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Introduction

This blog explores white privilege and how it relates to children’s literature. White privilege in North American media can be difficult to identify because in American culture, whiteness is considered mainstream. An all-white cast of characters is never questioned or thought of in any special way. On the other hand; films, magazines, books and television shows in which the main characters are people of color are considered “ethnic” or “multi-cultural”. Just as white privilege shapes all things in North America, it shapes children’s literature as well. White privilege influences children’s literature in that the majority of books that are published are for a white or “mainstream” audience. Although 37% of the United States population is non-white, 90% of all children’s book published in the United States feature white characters or animals (Kysia, 2014).

There are several articles that discuss the many reasons given for the disproportionately low representation of people of color in children’s books. Some have argued that there are not enough people of color in the publishing industry, others claim that books about non-white characters don’t sell (Low, 2013). Whatever the reasoning may be, many library professionals and educators are using their voice to bring attention to this problem. Despite the fact that white privilege in children’s literature has always been the norm, it is becoming more and more apparent and obvious that there is a need for change.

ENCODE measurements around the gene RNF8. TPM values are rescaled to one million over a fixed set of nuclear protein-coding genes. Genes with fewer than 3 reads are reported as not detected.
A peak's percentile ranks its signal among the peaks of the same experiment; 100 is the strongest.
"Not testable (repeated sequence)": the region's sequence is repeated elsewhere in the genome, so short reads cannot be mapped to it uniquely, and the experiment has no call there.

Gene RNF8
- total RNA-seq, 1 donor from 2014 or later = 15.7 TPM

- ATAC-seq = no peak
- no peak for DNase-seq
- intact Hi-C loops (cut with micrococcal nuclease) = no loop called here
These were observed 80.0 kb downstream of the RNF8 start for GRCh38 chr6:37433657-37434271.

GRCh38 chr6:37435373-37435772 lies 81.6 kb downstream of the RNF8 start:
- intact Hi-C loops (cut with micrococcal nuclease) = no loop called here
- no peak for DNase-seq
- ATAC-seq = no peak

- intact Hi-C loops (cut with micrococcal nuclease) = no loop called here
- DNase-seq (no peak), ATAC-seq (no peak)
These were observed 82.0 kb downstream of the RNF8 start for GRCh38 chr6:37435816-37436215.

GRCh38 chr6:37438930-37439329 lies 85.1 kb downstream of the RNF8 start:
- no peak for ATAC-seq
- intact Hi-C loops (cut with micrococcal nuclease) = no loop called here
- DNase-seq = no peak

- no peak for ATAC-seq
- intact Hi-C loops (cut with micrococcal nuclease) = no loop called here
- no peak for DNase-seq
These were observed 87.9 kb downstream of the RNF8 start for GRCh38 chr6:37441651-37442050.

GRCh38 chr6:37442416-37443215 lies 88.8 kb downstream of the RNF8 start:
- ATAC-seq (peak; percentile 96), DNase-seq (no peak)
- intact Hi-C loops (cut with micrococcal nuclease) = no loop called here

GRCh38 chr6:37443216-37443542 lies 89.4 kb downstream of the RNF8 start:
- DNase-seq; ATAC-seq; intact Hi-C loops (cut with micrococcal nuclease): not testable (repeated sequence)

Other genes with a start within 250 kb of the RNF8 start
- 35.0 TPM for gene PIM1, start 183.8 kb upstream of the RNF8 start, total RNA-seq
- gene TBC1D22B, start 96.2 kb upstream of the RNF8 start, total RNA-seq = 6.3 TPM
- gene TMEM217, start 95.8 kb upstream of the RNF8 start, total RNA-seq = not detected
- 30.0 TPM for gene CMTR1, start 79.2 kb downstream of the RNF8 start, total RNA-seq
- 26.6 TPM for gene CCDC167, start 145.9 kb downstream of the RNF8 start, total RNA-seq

Children are influenced by the books they grow up with. As Erin Winkler explains in her research about how children learn about race, children learn to attach meaning to race without adults directly teaching them to do so. She states that,

“Children pick upon the ways in which whiteness is normalized and privileged in U.S. society. Consciously or unconsciously, middle-class white culture is presented as a norm or a standard in the United States in terms of appearance, beauty, language, cultural practices, food, and so on. Tatum (1997) argues that this message is so prevalent in our society it is like “smog in the air. Sometimes it is so thick it is visible, other times it is less apparent, but always, day in and day out, we are breathing it in”. For very young children, this “smog” comes in the form of picture books, children’s movies, television, and children’s songs, which all include subtle messages that whiteness is preferable” (Winkler, 2009).

 In order for the mainstream to reflect the actual makeup of our society, there must be meaningful conversations about white privilege. We must acknowledge that change is necessary. Because we learn about race at an early age it is extremely important to focus on children’s materials and media. There must be a demand for change from within the industry, advocates must gain allies and together work toward helping children’s books reflect the world’s diversity.

Image: Diversity Gap in Children’s Books Infographic 2015

Childrens Books Infographic 2015

Video: We Need Diverse Books Campaign

References

Kysia, A. (February 25, 2014). Challenging white privilege in Children’s Books. Retrieved from https://www.teachingforchange.org/white-privilege-childrens-books

Lee and Low Books. (2015). Diversity Gap in Children’s Books Infographic 2015, Retrieved from http://blog.leeandlow.com/2015/03/05/the-diversity-gap-in-childrens-publishing-2015/

Winkler, E. (2009). Children are not colorblind: How young children learn race. PACE: Practical Approaches for Continuing Education, 3(3), 1-8. Retrieved from https://www4dev.uwm.edu/letsci/africology/faculty/upload/children_colorblind.pdf

 

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